A federal judge has upheld the discipline of a Pennsylvania 8th grader who created a fake MySpace profile of her principal depicting him as a sex addict and a pedophile. The student, identified in court papers as J.S., and her parents challenged a 10-day suspension, arguing that the fake profile was created out of school in 2007 and was a non-threatening parody deserving of protection as free speech under the First Amendment. Judge James M. Munley of U.S. District Court in Scranton, Pa., disagreed in a Sept. 11 decision. In granting the summary judgment motion in favor of ...


A federal district judge has issued a ruling suggesting that a California teacher has a right to display banners in his public school classroom with such slogans as "In God We Trust," "One Nation Under God," and "God Bless America." Judge Roger T. Benitez of U.S. District Court for the Southern District of California rejected a motion by the Poway Unified School District and other defendants to dismiss a lawsuit filed by the teacher, Bradley Johnson. Johnson, who has hung some of the banners for as long as 25 years in his classroom at Westview High School, was told ...


The Federalist Society is sponsoring a panel discussion later this month on the Jefferson County, Ky., school district's latest effort to maintain racial diversity in its schools. The discussion is Sept. 25 from 12 P.M. to 1:30 P.M. at Vincenzo's in Louisville, and features these speakers: Anurima Bhargava of the NAACP Legal Defense and Educational Fund Roger Clegg of the Center for Equal Opportunity Ted Gordon, the lawyer who represented plaintiffs who challenged the district's previous race-conscious student assignment policy Byron Leet, a lawyer representing the Jefferson County school district The moderator is Brian Fitzpatrick, a professor ...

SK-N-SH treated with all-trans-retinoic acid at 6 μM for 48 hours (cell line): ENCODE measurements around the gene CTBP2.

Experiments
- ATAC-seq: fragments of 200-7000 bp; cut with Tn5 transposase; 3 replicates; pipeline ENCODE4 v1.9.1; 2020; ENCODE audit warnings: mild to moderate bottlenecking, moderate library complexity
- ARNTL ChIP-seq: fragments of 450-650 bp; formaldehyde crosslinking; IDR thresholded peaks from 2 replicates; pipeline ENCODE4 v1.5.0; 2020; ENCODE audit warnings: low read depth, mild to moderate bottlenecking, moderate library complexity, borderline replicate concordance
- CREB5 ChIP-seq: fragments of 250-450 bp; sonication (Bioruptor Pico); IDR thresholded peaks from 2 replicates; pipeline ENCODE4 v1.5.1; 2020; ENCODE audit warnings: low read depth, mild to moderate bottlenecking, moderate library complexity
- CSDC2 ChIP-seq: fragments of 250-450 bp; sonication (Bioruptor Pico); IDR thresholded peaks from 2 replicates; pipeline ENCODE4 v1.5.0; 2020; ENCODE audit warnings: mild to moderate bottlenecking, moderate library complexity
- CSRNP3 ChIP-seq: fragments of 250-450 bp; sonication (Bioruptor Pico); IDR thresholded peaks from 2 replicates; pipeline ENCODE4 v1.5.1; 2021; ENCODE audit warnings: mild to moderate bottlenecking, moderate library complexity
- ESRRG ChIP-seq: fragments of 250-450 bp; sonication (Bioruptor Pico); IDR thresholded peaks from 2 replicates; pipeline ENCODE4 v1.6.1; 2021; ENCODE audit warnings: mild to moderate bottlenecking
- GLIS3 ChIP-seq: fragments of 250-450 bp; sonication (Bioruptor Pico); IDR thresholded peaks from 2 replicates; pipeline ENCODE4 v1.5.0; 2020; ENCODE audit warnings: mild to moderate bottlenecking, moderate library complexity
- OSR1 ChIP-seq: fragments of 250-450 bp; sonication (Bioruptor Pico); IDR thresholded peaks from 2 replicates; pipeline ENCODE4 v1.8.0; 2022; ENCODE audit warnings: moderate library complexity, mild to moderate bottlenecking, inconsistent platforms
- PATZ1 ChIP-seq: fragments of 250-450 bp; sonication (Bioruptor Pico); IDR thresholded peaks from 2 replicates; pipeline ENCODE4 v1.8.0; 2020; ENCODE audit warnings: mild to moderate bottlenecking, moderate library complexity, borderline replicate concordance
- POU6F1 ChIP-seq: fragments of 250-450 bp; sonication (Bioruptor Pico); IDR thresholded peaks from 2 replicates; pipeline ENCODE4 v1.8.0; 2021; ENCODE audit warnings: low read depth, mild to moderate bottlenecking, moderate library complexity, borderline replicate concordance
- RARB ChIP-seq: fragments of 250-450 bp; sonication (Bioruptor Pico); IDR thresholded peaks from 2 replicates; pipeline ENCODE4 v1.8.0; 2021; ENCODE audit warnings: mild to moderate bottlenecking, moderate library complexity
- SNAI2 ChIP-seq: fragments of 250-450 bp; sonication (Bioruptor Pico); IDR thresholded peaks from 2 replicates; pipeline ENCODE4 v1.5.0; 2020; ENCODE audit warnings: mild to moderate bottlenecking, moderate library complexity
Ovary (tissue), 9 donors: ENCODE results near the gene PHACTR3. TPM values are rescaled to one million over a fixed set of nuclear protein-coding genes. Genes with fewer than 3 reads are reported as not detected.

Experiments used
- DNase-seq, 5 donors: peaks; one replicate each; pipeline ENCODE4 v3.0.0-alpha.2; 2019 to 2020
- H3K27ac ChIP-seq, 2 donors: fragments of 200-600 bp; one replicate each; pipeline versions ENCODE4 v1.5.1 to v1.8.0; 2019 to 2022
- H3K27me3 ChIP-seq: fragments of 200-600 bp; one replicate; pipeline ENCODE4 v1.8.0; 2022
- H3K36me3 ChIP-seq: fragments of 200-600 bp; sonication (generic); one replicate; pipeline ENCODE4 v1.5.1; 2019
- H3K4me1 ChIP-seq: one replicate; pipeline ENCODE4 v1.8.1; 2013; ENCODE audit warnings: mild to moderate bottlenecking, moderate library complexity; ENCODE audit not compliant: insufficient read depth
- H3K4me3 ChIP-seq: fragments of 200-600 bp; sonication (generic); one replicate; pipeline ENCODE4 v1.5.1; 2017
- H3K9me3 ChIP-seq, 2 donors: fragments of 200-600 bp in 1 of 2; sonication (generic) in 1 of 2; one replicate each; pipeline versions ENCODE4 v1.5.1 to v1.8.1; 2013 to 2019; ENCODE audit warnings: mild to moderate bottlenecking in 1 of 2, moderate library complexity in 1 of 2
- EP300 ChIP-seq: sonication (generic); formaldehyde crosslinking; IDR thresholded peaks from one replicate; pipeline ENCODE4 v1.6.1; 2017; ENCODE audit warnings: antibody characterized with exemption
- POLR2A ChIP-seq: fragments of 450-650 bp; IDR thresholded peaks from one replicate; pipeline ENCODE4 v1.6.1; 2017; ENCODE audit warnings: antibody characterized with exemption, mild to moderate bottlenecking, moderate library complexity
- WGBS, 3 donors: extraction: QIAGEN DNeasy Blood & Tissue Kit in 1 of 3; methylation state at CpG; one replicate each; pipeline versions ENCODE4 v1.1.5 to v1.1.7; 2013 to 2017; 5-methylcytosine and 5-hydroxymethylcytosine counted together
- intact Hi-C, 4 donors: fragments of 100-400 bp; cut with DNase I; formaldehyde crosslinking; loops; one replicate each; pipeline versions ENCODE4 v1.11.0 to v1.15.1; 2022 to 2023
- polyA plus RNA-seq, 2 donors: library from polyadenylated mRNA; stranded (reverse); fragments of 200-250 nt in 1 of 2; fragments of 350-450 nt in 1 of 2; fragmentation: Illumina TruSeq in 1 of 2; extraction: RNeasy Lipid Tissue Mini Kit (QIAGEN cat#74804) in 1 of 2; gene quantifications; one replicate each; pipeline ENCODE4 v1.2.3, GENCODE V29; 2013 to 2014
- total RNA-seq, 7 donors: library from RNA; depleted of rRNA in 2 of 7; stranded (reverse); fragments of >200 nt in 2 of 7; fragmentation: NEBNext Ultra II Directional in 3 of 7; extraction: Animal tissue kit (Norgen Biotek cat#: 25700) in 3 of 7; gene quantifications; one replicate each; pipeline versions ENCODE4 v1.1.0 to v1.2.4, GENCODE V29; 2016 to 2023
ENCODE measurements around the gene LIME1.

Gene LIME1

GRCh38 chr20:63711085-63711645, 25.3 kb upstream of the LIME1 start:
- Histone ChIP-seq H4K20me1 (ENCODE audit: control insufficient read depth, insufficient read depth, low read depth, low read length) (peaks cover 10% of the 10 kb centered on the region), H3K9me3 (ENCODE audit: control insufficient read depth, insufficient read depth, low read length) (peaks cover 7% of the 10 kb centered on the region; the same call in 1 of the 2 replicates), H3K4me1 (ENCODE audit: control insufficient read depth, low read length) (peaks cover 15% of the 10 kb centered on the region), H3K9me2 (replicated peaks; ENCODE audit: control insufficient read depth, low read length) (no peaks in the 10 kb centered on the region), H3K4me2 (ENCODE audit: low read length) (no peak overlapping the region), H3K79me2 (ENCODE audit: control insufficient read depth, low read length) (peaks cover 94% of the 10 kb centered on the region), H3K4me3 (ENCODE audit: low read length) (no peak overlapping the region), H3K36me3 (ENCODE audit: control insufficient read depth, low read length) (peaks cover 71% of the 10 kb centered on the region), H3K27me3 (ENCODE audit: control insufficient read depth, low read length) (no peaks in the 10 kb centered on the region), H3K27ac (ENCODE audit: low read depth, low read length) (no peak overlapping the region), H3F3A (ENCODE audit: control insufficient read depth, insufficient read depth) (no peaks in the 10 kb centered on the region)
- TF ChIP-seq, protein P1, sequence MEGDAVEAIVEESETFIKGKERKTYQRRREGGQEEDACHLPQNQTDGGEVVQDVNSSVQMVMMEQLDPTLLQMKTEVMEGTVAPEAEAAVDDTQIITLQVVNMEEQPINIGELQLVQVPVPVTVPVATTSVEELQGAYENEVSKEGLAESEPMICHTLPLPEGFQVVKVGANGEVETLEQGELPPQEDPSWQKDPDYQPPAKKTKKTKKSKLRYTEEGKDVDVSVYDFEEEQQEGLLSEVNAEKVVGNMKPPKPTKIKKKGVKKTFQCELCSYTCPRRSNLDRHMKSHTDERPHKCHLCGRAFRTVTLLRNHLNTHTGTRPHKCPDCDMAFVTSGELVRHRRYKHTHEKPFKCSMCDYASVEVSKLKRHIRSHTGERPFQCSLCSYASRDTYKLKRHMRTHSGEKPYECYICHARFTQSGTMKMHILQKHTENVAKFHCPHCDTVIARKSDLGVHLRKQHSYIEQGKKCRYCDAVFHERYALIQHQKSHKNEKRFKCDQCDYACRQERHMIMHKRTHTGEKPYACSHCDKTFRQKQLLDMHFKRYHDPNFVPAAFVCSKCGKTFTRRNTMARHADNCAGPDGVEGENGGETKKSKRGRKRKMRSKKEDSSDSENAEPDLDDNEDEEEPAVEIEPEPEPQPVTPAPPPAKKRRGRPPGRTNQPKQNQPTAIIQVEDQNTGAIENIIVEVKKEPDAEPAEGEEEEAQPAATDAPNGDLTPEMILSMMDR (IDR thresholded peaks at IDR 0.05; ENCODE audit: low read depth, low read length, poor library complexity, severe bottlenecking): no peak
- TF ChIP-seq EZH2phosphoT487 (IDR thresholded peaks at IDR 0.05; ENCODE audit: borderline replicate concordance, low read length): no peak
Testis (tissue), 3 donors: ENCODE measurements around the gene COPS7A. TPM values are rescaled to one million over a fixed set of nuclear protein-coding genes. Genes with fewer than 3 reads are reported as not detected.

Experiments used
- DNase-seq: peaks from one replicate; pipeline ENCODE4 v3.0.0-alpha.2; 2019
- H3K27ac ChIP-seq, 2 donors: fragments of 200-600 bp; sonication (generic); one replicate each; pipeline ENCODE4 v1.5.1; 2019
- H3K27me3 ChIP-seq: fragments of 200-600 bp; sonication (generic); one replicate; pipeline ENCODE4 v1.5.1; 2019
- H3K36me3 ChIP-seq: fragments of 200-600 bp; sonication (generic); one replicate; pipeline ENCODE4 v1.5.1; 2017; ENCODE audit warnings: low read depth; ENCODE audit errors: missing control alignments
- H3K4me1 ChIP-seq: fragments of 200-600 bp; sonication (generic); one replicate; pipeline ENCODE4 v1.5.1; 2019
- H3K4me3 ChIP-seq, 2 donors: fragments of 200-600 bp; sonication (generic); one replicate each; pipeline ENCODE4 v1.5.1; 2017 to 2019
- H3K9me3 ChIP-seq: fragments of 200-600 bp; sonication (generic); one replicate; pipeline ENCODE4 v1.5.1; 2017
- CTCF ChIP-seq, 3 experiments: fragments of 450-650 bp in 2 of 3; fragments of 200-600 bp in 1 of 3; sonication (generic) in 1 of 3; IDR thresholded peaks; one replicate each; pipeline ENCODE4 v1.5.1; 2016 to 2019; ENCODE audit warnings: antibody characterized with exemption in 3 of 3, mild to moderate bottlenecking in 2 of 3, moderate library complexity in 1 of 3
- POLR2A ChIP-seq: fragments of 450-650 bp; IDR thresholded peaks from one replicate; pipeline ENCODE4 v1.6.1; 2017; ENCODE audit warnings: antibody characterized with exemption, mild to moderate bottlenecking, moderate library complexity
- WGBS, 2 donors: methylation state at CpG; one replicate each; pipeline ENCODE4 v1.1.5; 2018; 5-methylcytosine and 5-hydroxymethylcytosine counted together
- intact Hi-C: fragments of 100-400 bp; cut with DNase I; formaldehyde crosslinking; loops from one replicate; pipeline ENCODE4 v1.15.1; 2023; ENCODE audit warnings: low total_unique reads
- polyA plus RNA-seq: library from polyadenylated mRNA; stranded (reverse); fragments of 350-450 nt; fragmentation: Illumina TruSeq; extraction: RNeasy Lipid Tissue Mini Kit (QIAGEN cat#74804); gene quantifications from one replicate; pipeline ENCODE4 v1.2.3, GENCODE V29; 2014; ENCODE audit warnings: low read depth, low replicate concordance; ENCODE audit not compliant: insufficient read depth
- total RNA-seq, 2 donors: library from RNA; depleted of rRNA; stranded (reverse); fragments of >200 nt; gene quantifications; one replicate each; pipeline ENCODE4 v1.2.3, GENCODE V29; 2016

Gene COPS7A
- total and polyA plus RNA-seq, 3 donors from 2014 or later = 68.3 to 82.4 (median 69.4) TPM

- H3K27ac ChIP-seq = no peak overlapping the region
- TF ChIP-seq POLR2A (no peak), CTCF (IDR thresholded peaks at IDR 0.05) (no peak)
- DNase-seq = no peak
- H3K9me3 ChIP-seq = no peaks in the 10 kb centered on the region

I've returned from the Republican National Convention in St. Paul, and, counting the Democratic convention in Denver, from two weeks of focus on education policy in the presidential race, so I need a fix of school law. The one big law-related event scheduled during the Republican convention was canceled. It was a forum on the impact of the 2008 election on the future of the U.S. Supreme Court, sponsored by the Federalist Society and was to feature former Bush administration Solicitor General Ted Olson, an adviser to Sen. John McCain's campaign, and Laurence Tribe of Harvard Law School, an ...


Stirring the culture wars a bit just as Republicans are arriving in St. Paul, Minn., for their convention, a federal appeals court has upheld the right of a gay student group to have the same access at a Minnesota public high school for meetings and communications as other student groups. A three-judge panel of the U.S. Court of Appeals for the 8th Circuit, in St. Louis, ruled unanimously that the group Straights and Gays for Equality had the same right under the federal Equal Access Act to facilities as other student groups at Maple Grove High School in the ...